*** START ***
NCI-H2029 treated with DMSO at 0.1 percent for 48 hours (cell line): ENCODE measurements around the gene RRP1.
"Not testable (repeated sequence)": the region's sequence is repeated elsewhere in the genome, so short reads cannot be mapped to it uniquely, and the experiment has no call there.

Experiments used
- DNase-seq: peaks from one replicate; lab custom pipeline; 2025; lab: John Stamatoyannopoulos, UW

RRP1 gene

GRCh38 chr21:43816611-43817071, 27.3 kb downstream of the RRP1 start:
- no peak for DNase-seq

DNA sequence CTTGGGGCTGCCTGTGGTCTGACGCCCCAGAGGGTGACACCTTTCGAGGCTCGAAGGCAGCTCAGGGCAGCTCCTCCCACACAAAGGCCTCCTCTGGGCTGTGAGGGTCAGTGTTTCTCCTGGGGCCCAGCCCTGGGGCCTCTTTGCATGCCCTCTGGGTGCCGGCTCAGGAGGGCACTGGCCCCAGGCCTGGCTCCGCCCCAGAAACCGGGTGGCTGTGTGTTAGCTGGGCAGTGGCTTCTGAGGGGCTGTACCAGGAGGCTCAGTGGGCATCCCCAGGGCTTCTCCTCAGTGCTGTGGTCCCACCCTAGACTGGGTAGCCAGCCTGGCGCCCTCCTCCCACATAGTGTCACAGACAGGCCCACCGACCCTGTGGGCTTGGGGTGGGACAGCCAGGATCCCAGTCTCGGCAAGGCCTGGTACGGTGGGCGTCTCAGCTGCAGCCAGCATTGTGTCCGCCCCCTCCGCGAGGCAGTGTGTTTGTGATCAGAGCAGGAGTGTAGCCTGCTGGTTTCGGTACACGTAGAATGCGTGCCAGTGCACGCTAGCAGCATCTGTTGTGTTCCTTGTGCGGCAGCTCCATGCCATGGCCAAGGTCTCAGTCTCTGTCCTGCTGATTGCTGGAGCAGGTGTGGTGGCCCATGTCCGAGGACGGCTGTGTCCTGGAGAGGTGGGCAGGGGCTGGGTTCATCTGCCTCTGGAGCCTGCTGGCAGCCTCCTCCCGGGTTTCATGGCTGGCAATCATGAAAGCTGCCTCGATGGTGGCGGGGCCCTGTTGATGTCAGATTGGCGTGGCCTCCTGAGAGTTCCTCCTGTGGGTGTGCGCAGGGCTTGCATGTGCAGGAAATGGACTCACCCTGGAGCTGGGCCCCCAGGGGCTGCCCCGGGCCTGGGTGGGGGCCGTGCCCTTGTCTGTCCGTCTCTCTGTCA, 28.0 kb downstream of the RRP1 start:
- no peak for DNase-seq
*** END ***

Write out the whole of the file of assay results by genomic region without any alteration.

NCI-H2029 treated with DMSO at 0.1 percent for 48 hours (cell line): ENCODE measurements around the gene RRP1.
"Not testable (repeated sequence)": the region's sequence is repeated elsewhere in the genome, so short reads cannot be mapped to it uniquely, and the experiment has no call there.

Experiments used
- DNase-seq: peaks from one replicate; lab custom pipeline; 2025; lab: John Stamatoyannopoulos, UW

RRP1 gene

GRCh38 chr21:43816611-43817071, 27.3 kb downstream of the RRP1 start:
- no peak for DNase-seq

DNA sequence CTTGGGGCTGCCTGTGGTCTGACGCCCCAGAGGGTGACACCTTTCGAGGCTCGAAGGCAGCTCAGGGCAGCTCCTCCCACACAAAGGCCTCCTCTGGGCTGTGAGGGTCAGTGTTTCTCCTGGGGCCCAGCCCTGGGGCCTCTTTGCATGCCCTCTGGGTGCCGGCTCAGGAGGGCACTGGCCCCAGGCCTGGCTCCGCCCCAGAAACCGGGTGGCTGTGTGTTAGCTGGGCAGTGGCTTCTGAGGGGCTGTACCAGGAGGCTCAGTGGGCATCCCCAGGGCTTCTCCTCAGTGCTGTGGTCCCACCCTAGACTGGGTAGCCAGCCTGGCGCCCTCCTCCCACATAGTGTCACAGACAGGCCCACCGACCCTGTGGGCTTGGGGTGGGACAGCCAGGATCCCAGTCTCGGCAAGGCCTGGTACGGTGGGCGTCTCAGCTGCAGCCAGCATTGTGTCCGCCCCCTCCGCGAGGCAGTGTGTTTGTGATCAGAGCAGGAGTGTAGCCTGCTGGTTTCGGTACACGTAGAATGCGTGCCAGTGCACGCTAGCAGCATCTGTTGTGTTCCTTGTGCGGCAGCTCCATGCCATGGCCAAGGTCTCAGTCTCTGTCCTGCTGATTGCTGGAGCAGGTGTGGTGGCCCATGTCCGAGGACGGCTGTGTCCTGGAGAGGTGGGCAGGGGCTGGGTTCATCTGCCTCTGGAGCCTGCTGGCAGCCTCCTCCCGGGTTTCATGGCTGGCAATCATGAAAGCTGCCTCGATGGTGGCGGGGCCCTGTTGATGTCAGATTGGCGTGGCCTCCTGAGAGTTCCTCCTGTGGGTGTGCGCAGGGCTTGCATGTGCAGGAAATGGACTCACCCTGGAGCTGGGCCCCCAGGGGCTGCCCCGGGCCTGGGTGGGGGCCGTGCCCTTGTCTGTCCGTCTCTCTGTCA, 28.0 kb downstream of the RRP1 start:
- no peak for DNase-seq